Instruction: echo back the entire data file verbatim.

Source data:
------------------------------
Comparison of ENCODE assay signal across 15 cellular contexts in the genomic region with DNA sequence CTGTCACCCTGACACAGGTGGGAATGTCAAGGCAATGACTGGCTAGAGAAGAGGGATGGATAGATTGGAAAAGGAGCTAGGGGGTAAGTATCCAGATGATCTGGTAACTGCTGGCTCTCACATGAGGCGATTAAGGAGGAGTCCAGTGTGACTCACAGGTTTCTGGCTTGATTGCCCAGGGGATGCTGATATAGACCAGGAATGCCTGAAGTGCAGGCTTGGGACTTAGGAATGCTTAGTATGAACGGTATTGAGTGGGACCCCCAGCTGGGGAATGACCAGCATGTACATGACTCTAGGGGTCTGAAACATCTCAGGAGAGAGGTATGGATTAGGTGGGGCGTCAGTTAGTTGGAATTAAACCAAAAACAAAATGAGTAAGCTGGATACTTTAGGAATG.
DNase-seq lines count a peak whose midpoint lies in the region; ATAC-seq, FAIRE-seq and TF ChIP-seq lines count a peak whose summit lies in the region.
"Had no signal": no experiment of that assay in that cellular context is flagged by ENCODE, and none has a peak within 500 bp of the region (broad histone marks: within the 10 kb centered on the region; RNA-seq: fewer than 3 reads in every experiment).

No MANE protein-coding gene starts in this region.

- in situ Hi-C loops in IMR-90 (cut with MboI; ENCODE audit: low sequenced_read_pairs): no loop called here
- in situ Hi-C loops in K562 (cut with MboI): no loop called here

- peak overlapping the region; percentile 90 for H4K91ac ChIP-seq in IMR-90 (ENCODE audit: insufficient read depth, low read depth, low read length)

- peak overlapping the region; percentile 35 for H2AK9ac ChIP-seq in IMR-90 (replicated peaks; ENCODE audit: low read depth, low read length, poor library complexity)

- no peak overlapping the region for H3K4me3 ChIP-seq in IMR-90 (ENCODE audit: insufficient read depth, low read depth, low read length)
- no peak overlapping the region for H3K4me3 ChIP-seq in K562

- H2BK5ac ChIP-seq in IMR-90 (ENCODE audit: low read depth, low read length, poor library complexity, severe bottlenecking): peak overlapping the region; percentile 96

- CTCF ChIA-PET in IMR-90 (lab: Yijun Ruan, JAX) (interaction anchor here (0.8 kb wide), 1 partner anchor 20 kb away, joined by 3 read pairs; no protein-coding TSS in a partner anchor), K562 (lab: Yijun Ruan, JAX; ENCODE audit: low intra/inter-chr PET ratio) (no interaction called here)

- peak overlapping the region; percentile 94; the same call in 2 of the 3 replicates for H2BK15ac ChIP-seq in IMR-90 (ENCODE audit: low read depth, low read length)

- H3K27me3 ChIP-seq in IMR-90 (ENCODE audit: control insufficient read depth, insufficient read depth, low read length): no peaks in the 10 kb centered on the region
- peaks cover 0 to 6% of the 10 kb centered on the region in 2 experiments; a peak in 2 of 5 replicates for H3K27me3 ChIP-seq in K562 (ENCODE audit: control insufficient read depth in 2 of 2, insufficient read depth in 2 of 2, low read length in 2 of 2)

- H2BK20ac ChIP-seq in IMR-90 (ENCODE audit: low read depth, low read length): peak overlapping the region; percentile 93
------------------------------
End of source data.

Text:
Comparison of ENCODE assay signal across 15 cellular contexts in the genomic region with DNA sequence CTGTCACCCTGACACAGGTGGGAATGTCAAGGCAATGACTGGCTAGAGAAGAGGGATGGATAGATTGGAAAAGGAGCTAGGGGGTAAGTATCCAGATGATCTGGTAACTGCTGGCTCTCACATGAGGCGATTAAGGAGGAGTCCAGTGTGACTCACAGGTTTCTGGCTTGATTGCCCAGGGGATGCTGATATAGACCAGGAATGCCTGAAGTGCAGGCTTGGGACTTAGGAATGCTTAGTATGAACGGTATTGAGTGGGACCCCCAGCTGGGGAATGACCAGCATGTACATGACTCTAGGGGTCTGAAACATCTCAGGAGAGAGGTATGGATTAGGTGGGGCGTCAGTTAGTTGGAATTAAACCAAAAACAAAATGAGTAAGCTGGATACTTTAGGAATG.
DNase-seq lines count a peak whose midpoint lies in the region; ATAC-seq, FAIRE-seq and TF ChIP-seq lines count a peak whose summit lies in the region.
"Had no signal": no experiment of that assay in that cellular context is flagged by ENCODE, and none has a peak within 500 bp of the region (broad histone marks: within the 10 kb centered on the region; RNA-seq: fewer than 3 reads in every experiment).

No MANE protein-coding gene starts in this region.

- in situ Hi-C loops in IMR-90 (cut with MboI; ENCODE audit: low sequenced_read_pairs): no loop called here
- in situ Hi-C loops in K562 (cut with MboI): no loop called here

- peak overlapping the region; percentile 90 for H4K91ac ChIP-seq in IMR-90 (ENCODE audit: insufficient read depth, low read depth, low read length)

- peak overlapping the region; percentile 35 for H2AK9ac ChIP-seq in IMR-90 (replicated peaks; ENCODE audit: low read depth, low read length, poor library complexity)

- no peak overlapping the region for H3K4me3 ChIP-seq in IMR-90 (ENCODE audit: insufficient read depth, low read depth, low read length)
- no peak overlapping the region for H3K4me3 ChIP-seq in K562

- H2BK5ac ChIP-seq in IMR-90 (ENCODE audit: low read depth, low read length, poor library complexity, severe bottlenecking): peak overlapping the region; percentile 96

- CTCF ChIA-PET in IMR-90 (lab: Yijun Ruan, JAX) (interaction anchor here (0.8 kb wide), 1 partner anchor 20 kb away, joined by 3 read pairs; no protein-coding TSS in a partner anchor), K562 (lab: Yijun Ruan, JAX; ENCODE audit: low intra/inter-chr PET ratio) (no interaction called here)

- peak overlapping the region; percentile 94; the same call in 2 of the 3 replicates for H2BK15ac ChIP-seq in IMR-90 (ENCODE audit: low read depth, low read length)

- H3K27me3 ChIP-seq in IMR-90 (ENCODE audit: control insufficient read depth, insufficient read depth, low read length): no peaks in the 10 kb centered on the region
- peaks cover 0 to 6% of the 10 kb centered on the region in 2 experiments; a peak in 2 of 5 replicates for H3K27me3 ChIP-seq in K562 (ENCODE audit: control insufficient read depth in 2 of 2, insufficient read depth in 2 of 2, low read length in 2 of 2)

- H2BK20ac ChIP-seq in IMR-90 (ENCODE audit: low read depth, low read length): peak overlapping the region; percentile 93